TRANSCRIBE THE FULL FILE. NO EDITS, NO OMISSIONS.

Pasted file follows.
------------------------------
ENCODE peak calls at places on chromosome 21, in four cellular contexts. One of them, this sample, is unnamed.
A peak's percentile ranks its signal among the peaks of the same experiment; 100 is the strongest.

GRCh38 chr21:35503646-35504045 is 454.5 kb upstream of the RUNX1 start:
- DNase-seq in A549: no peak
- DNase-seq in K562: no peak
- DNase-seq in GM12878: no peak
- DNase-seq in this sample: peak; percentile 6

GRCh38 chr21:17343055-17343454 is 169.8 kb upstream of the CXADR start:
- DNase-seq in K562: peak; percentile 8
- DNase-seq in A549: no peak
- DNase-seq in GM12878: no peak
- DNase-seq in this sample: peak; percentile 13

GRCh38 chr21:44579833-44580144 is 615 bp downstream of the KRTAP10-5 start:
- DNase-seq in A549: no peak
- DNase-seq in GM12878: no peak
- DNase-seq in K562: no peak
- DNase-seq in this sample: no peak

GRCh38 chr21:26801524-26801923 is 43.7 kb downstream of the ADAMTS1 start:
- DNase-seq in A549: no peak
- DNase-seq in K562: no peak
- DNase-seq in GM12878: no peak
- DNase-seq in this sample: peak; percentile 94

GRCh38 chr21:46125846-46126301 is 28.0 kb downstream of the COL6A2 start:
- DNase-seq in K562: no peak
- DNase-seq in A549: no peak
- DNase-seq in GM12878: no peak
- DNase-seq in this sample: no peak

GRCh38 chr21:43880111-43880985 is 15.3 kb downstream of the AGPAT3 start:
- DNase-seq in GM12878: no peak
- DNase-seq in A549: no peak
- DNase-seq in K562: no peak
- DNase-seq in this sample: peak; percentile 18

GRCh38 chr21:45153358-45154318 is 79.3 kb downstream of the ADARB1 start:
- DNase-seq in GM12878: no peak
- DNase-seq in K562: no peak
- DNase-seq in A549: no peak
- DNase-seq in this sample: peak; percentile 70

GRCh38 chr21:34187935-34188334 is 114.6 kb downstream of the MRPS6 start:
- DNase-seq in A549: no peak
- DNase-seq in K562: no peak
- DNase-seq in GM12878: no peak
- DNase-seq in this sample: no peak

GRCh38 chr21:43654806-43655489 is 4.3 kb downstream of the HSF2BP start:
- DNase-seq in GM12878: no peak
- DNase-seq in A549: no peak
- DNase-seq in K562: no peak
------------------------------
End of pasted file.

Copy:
ENCODE peak calls at places on chromosome 21, in four cellular contexts. One of them, this sample, is unnamed.
A peak's percentile ranks its signal among the peaks of the same experiment; 100 is the strongest.

GRCh38 chr21:35503646-35504045 is 454.5 kb upstream of the RUNX1 start:
- DNase-seq in A549: no peak
- DNase-seq in K562: no peak
- DNase-seq in GM12878: no peak
- DNase-seq in this sample: peak; percentile 6

GRCh38 chr21:17343055-17343454 is 169.8 kb upstream of the CXADR start:
- DNase-seq in K562: peak; percentile 8
- DNase-seq in A549: no peak
- DNase-seq in GM12878: no peak
- DNase-seq in this sample: peak; percentile 13

GRCh38 chr21:44579833-44580144 is 615 bp downstream of the KRTAP10-5 start:
- DNase-seq in A549: no peak
- DNase-seq in GM12878: no peak
- DNase-seq in K562: no peak
- DNase-seq in this sample: no peak

GRCh38 chr21:26801524-26801923 is 43.7 kb downstream of the ADAMTS1 start:
- DNase-seq in A549: no peak
- DNase-seq in K562: no peak
- DNase-seq in GM12878: no peak
- DNase-seq in this sample: peak; percentile 94

GRCh38 chr21:46125846-46126301 is 28.0 kb downstream of the COL6A2 start:
- DNase-seq in K562: no peak
- DNase-seq in A549: no peak
- DNase-seq in GM12878: no peak
- DNase-seq in this sample: no peak

GRCh38 chr21:43880111-43880985 is 15.3 kb downstream of the AGPAT3 start:
- DNase-seq in GM12878: no peak
- DNase-seq in A549: no peak
- DNase-seq in K562: no peak
- DNase-seq in this sample: peak; percentile 18

GRCh38 chr21:45153358-45154318 is 79.3 kb downstream of the ADARB1 start:
- DNase-seq in GM12878: no peak
- DNase-seq in K562: no peak
- DNase-seq in A549: no peak
- DNase-seq in this sample: peak; percentile 70

GRCh38 chr21:34187935-34188334 is 114.6 kb downstream of the MRPS6 start:
- DNase-seq in A549: no peak
- DNase-seq in K562: no peak
- DNase-seq in GM12878: no peak
- DNase-seq in this sample: no peak

GRCh38 chr21:43654806-43655489 is 4.3 kb downstream of the HSF2BP start:
- DNase-seq in GM12878: no peak
- DNase-seq in A549: no peak
- DNase-seq in K562: no peak